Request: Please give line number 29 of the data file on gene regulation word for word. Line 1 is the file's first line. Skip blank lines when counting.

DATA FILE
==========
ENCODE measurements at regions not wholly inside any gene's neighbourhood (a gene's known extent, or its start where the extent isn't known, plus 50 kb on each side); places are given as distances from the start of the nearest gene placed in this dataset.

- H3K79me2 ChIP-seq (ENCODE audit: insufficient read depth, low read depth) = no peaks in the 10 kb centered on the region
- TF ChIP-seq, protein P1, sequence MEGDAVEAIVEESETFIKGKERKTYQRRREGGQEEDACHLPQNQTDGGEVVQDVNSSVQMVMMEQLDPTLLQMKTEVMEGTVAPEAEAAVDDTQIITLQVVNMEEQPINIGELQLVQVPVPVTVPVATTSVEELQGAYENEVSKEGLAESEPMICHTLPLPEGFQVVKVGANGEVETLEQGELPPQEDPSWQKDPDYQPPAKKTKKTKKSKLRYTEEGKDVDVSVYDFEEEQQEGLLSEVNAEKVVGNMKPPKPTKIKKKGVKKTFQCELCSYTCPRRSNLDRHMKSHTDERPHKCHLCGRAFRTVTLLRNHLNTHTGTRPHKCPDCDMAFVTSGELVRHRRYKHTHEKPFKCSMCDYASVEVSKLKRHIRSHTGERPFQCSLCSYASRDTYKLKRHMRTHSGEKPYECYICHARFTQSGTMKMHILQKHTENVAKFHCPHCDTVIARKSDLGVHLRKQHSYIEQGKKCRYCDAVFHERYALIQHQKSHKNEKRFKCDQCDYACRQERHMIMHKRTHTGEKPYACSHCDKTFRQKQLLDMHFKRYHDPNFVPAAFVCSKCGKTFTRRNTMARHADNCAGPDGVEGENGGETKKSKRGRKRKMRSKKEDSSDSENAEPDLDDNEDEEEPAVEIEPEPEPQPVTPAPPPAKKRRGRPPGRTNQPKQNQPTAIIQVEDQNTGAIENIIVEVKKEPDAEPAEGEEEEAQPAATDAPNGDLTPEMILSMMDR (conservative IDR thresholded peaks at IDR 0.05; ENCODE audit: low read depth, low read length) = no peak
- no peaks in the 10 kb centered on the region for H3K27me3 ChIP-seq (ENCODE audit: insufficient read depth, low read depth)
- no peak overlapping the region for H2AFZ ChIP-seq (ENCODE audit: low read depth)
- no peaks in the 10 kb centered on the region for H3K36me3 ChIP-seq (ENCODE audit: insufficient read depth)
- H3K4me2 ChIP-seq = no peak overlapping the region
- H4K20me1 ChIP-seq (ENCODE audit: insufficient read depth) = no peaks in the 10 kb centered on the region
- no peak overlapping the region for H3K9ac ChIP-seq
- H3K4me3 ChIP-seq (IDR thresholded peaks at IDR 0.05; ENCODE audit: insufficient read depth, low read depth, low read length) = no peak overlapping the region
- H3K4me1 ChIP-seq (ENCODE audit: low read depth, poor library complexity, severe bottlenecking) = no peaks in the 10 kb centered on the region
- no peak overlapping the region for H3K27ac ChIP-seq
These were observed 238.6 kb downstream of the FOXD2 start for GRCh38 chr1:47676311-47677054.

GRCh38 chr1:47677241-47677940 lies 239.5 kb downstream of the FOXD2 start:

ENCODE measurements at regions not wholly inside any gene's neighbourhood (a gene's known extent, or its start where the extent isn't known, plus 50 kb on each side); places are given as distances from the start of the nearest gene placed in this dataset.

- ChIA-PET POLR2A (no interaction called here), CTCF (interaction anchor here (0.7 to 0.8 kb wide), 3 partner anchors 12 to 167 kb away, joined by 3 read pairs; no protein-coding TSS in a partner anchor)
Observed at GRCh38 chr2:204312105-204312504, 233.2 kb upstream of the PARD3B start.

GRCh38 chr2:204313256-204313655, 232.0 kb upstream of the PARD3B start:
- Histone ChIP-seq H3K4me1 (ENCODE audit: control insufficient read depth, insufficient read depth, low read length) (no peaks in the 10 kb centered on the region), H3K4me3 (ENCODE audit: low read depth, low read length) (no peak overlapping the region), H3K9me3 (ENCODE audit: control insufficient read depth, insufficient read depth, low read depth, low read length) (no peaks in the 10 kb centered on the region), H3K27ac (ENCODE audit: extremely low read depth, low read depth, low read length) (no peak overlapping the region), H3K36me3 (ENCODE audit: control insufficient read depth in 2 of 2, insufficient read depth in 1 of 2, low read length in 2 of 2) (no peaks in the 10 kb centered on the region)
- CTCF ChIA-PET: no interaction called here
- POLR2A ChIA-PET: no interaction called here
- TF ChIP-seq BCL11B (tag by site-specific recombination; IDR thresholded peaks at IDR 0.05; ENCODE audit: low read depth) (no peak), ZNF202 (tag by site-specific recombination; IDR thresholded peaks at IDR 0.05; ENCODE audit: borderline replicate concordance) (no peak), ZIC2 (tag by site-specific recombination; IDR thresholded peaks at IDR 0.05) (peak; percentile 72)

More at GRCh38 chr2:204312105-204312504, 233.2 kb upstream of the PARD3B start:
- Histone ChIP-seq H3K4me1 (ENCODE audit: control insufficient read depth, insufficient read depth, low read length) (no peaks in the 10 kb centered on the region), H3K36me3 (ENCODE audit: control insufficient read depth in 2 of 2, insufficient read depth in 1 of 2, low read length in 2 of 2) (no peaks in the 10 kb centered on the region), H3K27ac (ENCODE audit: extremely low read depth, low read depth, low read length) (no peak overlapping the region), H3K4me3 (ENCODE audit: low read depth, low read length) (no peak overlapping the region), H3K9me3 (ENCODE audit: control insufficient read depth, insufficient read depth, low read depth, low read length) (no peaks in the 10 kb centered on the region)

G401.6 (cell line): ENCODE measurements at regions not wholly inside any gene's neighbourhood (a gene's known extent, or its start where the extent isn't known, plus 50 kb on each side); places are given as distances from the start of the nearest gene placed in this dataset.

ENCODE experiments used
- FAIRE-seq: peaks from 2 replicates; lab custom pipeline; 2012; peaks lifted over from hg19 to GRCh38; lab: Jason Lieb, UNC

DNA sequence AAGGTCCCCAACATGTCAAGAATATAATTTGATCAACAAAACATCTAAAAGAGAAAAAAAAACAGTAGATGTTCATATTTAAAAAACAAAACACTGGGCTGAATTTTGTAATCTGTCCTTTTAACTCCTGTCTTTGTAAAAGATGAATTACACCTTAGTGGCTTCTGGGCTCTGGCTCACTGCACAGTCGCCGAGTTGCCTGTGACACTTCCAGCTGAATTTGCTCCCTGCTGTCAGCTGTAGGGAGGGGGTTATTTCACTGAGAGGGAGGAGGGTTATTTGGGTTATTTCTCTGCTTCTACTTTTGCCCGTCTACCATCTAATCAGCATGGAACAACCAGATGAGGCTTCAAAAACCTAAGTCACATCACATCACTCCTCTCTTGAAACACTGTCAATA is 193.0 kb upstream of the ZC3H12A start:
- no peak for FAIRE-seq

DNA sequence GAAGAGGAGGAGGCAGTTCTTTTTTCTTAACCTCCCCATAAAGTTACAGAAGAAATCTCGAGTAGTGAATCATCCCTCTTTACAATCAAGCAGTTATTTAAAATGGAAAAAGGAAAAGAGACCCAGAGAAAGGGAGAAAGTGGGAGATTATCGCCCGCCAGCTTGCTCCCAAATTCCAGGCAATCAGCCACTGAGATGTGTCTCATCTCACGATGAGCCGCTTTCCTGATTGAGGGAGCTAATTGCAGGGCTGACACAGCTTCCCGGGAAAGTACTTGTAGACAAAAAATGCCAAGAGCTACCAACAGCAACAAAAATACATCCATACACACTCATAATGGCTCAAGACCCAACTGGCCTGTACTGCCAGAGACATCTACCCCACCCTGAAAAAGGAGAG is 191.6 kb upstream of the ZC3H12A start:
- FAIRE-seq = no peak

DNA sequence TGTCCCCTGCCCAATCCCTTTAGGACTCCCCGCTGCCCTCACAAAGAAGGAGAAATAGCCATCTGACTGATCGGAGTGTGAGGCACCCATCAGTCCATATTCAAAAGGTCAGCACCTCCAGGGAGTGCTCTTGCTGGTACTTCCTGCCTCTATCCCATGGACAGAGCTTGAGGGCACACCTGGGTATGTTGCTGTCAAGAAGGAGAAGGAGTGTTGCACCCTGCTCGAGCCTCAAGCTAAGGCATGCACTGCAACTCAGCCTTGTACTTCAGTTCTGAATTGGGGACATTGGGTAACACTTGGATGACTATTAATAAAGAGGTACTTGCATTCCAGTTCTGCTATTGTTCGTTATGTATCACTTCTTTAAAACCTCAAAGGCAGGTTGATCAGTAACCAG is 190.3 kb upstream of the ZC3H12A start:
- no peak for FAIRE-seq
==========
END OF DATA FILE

- no peak for FAIRE-seq